HARRISBURG, Pa. — At just 33, Pennsylvania's new lieutenant governor has already made a name for himself in politics.
Austin Davis, the second-highest elected official in the Commonwealth, is also the first African American to hold the position and the youngest lieutenant governor in the country.
Earlier this month, Lisa Washington went to Harrisburg to talk to Davis and see how he's settling into his new role.
"This is the lieutenant governor's balcony, and this is literally the best prime real estate in the capitol. It's better than the governor's," said Lt. Gov. Davis. "If you walk over those silver things that are spinning, that is the governor's balcony, and that is the governor's office, but he does not have this beautiful view, direct line down the Susquehanna River."
Occupying the office with what he considers the best view from the state capitol may be new to Davis, but the western Pennsylvania native is not new to politics in the Commonwealth.
"Although I'm young, I've had a lot of experience working in government at different levels and a lot of experience delivering real results for working-class families here in Pennsylvania," explained Lt. Gov. Davis. "I served for five years in county government as a senior advisor in Allegheny County, helping to run a large government bureaucracy. I served for five years in the state House of Representatives."
Davis graduated from the University of Pittsburgh and says it was an act of violence in his neighborhood that lured him to work in public service.
"At 16 years old, someone was shot on my block, and I decided that rather than wait for someone else to take action, I was going to do something about it," said Lt. Gov. Davis. "I went to a McKeesport city council meeting and realized very quickly there was nobody who looked like me serving in city council, and there was nobody talking about the issue of gun violence. That really got my trajectory in public service started and led me to the University of Pittsburgh to working in county government."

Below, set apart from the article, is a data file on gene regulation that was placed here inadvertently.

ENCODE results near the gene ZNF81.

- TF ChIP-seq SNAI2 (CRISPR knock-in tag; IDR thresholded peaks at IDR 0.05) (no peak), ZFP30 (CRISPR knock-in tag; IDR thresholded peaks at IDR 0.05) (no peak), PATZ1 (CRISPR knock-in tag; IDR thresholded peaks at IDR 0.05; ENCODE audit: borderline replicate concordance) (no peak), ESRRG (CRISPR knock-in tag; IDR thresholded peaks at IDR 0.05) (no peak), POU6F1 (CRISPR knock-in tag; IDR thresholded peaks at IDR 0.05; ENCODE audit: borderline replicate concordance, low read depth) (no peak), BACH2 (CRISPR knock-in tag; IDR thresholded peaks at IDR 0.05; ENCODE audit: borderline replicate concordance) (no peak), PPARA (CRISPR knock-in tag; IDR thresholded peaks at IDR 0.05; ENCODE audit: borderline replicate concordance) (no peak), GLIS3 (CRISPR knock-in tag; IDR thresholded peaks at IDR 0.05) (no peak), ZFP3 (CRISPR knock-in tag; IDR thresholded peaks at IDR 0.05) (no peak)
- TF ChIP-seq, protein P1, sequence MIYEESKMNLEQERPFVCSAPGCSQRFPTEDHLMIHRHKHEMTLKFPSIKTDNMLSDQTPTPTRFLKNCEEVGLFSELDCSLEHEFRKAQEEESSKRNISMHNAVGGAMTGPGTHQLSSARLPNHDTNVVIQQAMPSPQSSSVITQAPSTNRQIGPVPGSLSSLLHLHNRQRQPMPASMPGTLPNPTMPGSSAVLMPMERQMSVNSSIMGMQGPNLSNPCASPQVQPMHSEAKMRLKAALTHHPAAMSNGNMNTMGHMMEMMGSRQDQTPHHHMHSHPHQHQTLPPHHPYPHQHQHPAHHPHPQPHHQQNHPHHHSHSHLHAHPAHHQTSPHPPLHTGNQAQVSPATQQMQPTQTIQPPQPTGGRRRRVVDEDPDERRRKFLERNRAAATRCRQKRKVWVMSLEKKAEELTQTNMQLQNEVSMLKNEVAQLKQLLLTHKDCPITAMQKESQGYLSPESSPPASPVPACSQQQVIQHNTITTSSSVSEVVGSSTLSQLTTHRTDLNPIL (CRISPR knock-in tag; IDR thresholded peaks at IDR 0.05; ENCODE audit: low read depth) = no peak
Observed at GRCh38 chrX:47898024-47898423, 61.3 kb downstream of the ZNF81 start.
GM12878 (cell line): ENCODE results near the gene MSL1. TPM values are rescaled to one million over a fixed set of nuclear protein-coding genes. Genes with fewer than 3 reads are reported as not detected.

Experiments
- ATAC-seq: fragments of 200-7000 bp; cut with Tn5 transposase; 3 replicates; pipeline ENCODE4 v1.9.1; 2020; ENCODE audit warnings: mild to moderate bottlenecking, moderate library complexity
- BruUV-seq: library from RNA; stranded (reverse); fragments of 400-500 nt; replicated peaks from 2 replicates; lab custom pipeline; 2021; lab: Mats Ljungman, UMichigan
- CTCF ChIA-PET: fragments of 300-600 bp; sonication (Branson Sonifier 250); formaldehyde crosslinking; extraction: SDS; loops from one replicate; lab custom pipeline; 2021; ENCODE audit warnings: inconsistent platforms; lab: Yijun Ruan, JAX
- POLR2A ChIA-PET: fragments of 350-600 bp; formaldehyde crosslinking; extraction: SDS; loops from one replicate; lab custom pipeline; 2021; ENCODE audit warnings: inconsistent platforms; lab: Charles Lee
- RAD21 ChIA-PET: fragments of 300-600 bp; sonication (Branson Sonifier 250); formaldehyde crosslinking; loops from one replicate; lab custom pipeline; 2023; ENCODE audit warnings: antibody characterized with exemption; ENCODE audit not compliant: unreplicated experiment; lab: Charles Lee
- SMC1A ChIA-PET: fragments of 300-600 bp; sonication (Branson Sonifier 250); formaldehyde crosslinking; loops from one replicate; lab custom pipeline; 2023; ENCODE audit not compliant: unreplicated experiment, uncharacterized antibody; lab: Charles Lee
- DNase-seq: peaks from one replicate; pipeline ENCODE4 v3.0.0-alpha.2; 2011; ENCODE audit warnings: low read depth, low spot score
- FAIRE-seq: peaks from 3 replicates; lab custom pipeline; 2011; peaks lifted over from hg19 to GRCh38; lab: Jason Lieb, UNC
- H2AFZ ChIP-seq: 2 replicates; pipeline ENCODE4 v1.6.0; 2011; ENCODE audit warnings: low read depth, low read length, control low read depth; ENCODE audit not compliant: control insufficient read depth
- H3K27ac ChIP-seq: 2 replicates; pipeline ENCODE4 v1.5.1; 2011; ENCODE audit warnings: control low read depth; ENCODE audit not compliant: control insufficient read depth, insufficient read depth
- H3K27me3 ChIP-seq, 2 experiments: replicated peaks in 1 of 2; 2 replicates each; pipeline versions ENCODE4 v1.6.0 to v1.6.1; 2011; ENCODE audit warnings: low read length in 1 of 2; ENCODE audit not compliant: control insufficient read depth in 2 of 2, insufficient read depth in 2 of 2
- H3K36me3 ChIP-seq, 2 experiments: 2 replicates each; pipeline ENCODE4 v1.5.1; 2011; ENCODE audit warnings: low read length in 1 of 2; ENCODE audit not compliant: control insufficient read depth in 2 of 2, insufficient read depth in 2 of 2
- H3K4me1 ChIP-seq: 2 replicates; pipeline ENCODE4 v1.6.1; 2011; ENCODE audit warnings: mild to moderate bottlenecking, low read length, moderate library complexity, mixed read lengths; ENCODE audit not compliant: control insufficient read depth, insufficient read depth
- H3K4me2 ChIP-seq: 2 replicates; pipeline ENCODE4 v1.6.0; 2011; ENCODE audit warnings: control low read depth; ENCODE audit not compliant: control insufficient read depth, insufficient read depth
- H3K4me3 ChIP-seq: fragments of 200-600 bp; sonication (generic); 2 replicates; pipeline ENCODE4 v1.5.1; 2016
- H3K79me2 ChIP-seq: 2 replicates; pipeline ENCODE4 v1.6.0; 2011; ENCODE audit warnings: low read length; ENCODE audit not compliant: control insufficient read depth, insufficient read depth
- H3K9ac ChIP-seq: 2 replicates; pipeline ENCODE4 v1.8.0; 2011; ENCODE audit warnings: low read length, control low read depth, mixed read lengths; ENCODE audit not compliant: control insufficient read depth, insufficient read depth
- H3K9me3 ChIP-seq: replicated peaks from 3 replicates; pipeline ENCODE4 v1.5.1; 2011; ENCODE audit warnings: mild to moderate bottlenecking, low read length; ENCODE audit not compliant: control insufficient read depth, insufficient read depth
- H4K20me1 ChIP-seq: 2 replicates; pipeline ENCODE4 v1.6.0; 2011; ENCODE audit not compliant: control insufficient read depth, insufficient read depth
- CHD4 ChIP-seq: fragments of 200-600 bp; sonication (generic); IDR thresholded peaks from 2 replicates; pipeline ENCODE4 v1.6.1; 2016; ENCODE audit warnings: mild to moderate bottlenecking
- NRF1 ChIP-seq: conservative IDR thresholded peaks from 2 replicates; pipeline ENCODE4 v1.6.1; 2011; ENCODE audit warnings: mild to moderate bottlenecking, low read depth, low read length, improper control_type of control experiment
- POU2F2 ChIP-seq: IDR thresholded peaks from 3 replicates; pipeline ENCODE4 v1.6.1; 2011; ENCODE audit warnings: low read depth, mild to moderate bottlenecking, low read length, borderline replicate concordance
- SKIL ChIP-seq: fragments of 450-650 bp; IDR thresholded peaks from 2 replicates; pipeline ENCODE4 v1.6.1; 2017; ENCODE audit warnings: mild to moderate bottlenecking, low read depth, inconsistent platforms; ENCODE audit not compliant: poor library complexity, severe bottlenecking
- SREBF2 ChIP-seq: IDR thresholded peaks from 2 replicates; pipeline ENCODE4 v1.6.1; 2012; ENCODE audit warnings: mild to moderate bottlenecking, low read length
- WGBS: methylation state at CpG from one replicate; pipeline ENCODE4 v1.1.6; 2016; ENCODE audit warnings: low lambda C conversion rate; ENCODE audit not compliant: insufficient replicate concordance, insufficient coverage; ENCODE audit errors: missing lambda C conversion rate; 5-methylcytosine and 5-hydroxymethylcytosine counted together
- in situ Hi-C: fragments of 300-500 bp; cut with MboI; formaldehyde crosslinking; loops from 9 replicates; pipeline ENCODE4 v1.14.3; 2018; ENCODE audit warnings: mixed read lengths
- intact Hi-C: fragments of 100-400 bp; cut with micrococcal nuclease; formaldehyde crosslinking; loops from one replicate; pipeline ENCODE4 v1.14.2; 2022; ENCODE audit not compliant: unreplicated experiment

Davis credits his parents, his father, a bus driver, and his mother, a hair stylist, for encouraging him to work hard to accomplish his dreams.
"My parents always instilled in us if there was a problem, you had a responsibility to try to solve it. Don't wait for somebody else to do it. And they really nurtured us to believe that we could do anything that we set our mind out to do," added Lt. Gov. Davis. "And so that attitude really made me believe that I could serve and make a difference."
Though his leadership roles have changed, Davis says his goals of fighting for families remain the same.
"Everybody in the commonwealth deserves to live in a community that is actually safe and in which they feel safe," explained Lt. Gov. Davis. "I didn't really start out in public service to want to be an elected official, but I clearly saw that government could be a force for good, and we need people with real lived experience. We need diverse voices."
As for being Pennsylvania's first African American lieutenant governor, Davis says it's not lost on him what this moment in history means.
"These are paintings of all the former lieutenant governors, and if you'll notice when my picture is hung there, it will stand out a little bit more. I have a responsibility to help pave the way for the next generation of leaders, and while I occupy this space and this awesome opportunity. It's not one that I paid for, and so I have an opportunity to pay it forward," added Lt. Gov. Davis. "I really want to be somebody they can reach out and touch and see and be an example to them because you never know who's watching. You never know who may be inspired."
Davis says he hopes his legacy will be that of someone who is a real public servant who is making a difference.
Watch Lisa Washington's full interview with the lieutenant governor below.